Author Topic: NCIB  (Read 5156 times)

69pace

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Re: NCIB
« Reply #30 on: February 21, 2013, 01:41:07 AM »
So, these reports I see you can buy based on your supplied VIN don't include data as mention in this discussion?
For $6 dollars I was tempted to buy a report for my VIN but was curious if it was worth the money.

Mike
Yes and No. If the shippers records was there in the first place the data was sanitized to comply with the Privacy Act. Depending on who did the purge, some records only had the name and addresses purged on the shippers record,while others the entire shippers record was removed. The sanitizing was farmed out to different contractors and each ran different scripts to create the load out. Again if your vehicle was ever reported stolen, or was involved in an accident you have a better chance of finding it still in the database.
1969 Z-11 350/300 with 4 Speed
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GI JOE

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Re: NCIB
« Reply #31 on: February 24, 2013, 09:43:35 PM »
Do you think its possible that they might have an original backup copy of that original data somewhere even thought they did the purge?

Also I don't understand why they are so protective of this information, maybe I'm just not seeing it but I cant see how it would be bad if it was shared...

SFC GI JOE - Airborne Paratrooper
68- L-78, M22, BV
69- L-78, M22, BV, Conv

69pace

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Re: NCIB
« Reply #32 on: February 26, 2013, 02:48:41 AM »
The purge was an electronic process of the existing database(s), in which the names and addresses were deleted, and the new database that process created made available to the public. The only difference between the existing NICB database and the national version is that NICB can still see names and addresses as well as police case theft and recovery data which is not in the public database.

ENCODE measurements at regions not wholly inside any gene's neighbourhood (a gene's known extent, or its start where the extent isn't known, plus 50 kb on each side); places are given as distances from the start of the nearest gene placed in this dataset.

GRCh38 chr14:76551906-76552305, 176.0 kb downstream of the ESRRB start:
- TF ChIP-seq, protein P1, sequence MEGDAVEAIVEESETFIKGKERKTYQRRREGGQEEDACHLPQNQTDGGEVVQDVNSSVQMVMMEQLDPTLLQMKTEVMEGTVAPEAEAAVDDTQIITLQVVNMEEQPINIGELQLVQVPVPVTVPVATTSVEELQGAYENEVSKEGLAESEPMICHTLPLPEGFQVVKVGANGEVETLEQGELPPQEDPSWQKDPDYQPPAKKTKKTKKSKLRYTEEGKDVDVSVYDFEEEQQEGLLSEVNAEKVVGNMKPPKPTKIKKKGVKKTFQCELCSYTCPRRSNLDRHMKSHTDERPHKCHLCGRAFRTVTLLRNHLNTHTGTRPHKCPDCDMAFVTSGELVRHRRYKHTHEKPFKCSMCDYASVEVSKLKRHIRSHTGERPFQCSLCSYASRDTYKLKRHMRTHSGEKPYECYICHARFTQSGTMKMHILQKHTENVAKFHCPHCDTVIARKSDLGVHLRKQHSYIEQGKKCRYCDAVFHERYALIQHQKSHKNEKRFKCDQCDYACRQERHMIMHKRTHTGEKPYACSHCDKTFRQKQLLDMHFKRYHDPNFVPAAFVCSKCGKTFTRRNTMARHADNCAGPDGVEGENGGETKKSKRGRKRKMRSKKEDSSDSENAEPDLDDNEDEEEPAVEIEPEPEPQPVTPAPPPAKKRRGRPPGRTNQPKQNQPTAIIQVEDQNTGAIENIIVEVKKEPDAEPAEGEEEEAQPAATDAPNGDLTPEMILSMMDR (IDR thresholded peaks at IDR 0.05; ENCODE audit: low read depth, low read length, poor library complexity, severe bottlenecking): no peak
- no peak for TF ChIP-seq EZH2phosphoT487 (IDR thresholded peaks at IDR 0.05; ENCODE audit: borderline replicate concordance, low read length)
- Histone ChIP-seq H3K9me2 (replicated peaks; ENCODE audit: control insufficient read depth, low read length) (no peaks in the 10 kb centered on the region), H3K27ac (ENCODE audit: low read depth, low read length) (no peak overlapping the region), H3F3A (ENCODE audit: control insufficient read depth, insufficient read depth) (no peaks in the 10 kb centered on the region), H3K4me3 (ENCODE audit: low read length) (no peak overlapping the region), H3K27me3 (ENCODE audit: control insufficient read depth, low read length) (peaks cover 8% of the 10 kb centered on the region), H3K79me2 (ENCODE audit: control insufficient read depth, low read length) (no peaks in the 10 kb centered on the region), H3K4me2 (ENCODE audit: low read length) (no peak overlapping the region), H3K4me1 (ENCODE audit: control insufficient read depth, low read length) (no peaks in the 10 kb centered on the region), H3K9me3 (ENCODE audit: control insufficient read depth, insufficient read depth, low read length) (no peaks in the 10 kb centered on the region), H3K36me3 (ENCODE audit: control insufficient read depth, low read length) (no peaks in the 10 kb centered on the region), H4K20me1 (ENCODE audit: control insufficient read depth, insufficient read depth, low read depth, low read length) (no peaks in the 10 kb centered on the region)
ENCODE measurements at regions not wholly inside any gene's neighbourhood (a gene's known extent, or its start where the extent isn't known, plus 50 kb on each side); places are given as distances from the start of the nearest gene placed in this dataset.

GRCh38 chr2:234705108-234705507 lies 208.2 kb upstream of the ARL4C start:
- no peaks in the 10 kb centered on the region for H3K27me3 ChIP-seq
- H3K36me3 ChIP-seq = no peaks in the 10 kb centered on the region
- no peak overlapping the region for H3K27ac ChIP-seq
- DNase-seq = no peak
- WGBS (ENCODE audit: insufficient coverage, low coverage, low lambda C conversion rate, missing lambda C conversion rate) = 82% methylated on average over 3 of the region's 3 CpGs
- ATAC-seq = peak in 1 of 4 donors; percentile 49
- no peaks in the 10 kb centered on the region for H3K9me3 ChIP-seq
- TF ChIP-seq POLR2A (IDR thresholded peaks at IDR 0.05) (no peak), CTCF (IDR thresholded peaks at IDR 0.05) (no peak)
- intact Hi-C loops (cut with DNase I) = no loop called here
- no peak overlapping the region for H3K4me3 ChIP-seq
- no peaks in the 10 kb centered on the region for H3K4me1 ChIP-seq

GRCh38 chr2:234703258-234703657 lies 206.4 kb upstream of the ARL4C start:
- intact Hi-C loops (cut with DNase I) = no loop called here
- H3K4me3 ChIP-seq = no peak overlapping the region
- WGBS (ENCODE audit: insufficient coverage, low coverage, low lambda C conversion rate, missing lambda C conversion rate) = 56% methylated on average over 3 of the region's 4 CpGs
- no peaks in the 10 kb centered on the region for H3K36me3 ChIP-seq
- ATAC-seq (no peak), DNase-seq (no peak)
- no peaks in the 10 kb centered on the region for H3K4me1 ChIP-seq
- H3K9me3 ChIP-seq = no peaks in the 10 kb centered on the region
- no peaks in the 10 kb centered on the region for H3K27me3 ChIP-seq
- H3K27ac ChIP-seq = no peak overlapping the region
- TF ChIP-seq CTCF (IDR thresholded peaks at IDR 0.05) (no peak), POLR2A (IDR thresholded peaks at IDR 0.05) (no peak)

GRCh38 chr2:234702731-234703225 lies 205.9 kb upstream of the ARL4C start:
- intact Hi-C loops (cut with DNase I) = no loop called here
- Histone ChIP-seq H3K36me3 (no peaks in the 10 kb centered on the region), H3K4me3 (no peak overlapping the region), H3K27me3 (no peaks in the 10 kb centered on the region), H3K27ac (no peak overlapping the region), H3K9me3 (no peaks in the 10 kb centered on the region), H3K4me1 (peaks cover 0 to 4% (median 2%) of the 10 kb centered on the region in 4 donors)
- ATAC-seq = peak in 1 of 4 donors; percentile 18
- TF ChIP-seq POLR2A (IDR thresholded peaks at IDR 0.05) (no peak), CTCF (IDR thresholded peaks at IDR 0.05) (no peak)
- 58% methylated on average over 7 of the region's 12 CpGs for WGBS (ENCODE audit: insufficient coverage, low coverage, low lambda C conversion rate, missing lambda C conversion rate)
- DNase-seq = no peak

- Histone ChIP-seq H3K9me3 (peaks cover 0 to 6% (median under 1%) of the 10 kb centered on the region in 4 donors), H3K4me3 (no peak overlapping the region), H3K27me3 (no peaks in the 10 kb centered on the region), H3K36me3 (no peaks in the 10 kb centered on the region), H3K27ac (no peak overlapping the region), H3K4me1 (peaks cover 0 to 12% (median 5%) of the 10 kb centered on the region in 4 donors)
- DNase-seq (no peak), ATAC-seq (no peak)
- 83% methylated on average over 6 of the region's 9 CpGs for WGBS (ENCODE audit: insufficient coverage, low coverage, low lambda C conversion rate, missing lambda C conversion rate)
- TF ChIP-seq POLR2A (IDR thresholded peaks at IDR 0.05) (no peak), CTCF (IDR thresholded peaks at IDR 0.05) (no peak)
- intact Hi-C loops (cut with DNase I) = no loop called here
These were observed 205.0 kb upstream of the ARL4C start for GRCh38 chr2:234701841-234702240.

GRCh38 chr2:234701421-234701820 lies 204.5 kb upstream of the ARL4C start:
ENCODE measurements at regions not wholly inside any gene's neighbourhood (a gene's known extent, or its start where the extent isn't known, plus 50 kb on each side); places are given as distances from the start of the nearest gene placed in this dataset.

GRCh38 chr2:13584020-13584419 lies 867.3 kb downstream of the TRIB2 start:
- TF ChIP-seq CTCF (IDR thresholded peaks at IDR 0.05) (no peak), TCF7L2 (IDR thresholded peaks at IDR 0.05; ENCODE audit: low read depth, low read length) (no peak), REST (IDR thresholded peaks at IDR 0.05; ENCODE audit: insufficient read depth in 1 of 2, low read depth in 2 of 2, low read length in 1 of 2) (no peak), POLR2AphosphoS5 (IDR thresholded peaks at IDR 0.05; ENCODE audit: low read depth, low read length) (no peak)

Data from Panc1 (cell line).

Paper records do pop-up from time to time but are rare and again usually they have survived because the vehicle(s) was/were stolen, by an target of a task force, more then likely chopped for parts, or exported overseas etc and was part of an investigation, or special statistical and training project and therefore were protected. The majority of the original paper trails are long gone and if they were never transferred to microfiche but as with most of American archives of the late 60's early 70's statistics were just extracted and loaded first on IBM punch cards then computer tape storage the original paper was considered redundant or obsolete and either destroyed or stuffed away and were never maintained with any preventative care. As the years passed by the acid based paper lacking the protection of a true climate controlled dry storage archival center, but more than likely just left in bankers boxes in some unheated warehouse to be forgotten, would fade and yellow out crumble and flake if not already eaten up by critters, bugs and mold.

Our only real hope would to have GM find a long lost and assumed forgotten and destroyed cache of Norwood assembly records. Unlikely as the factory and the majority of the buildings are gone now, and GM divesting itself of real-estate and facilities during bankruptcy. Still hold out hope that maybe in a non owned GM building, or storage bunker, or basement or attic most likely in the Norwood area something exists that someone authorized or not authorized "took" home with them.
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JoeC

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Re: NCIB
« Reply #33 on: February 27, 2013, 11:57:15 AM »
NICB does have old records as I know many people who did get the NICB info on Yenko cars.
I got one about 10 years ago. It was difficult to get and took time and a lot of phone calls.